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Hephaestus Books and Deceptive Titles

Here’s an emerging story, first pointed out to me by Bruce Baker: There’s a new POD business out there selling free content that isn’t quite what it appears to be. A firm called Hephaestus Books in Richardson, Texas is listing literally hundreds of thousands of POD titles (166,000, as of this morning) on the major online booksellers, including Amazon, B&N, and BooksAMillion. Some are familiar public domain material. Some of them are eye-crossing minutiae that maybe seventeen people in the world would find interesting. Some sound scholarly. (Here’s an example.) But many of the newest sound like compendia of popular modern novels that in no way are in the public domain, like Jerry Pournelle’s CoDominium stories. And for $13.85, yet.

Sounds like. And here’s the catch: The POD books in question do not contain the novels listed in the title.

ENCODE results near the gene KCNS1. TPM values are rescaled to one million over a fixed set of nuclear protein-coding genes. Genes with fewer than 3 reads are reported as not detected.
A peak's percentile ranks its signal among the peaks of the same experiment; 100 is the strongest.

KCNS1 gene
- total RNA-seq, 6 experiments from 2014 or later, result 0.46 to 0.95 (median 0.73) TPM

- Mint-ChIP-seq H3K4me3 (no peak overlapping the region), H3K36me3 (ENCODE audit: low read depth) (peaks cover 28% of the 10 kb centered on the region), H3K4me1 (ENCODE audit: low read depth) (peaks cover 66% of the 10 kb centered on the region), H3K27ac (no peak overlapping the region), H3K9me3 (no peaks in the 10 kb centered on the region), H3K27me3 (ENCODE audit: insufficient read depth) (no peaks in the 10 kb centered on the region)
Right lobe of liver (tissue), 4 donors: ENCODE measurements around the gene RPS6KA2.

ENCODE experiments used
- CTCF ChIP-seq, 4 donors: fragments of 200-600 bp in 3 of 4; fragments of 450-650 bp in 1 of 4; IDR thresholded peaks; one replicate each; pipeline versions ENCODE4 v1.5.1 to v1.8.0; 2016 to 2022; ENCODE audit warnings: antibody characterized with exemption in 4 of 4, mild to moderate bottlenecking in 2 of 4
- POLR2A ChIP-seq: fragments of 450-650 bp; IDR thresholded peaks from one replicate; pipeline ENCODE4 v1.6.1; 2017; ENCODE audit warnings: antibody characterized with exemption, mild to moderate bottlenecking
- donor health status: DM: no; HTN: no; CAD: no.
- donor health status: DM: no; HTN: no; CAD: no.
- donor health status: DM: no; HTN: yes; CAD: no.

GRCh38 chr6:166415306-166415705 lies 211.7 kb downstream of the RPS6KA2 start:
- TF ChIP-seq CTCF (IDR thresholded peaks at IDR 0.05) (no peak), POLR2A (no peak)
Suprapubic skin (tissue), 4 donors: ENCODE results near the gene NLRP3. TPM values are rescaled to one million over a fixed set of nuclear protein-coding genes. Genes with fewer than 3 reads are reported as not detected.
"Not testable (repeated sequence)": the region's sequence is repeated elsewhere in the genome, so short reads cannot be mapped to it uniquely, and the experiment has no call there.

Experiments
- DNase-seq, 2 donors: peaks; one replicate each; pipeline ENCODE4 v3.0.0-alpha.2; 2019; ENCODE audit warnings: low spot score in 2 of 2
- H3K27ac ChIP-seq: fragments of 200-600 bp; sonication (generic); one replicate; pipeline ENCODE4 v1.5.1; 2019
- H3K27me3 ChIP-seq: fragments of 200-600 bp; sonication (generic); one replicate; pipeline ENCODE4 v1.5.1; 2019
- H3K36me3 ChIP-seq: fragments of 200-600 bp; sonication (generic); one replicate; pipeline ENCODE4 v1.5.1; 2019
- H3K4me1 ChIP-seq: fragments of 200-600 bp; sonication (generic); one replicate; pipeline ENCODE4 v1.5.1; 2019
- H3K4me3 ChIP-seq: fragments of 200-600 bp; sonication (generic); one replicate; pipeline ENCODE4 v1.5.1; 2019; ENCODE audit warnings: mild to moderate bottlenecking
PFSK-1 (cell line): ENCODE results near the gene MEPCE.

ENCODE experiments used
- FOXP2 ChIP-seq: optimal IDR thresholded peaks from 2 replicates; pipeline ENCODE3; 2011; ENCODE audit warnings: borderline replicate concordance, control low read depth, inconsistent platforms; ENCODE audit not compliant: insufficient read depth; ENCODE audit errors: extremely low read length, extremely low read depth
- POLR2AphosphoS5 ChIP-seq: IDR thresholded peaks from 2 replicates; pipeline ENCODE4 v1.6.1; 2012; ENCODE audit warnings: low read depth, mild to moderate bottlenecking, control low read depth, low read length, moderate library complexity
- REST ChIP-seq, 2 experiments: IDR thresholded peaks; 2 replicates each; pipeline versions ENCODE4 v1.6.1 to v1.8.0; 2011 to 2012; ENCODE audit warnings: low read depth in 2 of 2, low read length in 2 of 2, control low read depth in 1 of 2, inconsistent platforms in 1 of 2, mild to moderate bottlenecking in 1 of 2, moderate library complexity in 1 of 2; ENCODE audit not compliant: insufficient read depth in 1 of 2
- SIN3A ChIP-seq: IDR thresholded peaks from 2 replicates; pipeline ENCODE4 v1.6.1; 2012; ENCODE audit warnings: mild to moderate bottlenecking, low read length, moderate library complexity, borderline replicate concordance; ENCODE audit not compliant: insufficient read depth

That would be difficult, considering that most of the books from Hephaestus are 40-80 pages long. They in fact contain discussion about the novels, much of it harvested from Wikipedia, all of it shoveled (presumably by scripts) into a file accessible by POD print machinery. Most of the big-name writers in SF are represented in the Hephaestus catalog, including Larry Niven, David Brin, and Charlie Stross, but lots of far more obscure names are there, too, like Robin Hobb. Check for yourself: Go to Amazon’s search page and type the name of any (reasonably) well-known writer, followed by “Hephaestus.” Prepare to be surprised–after all, there are 166,000 books to choose from. (Alas, don’t look for me. Already checked.)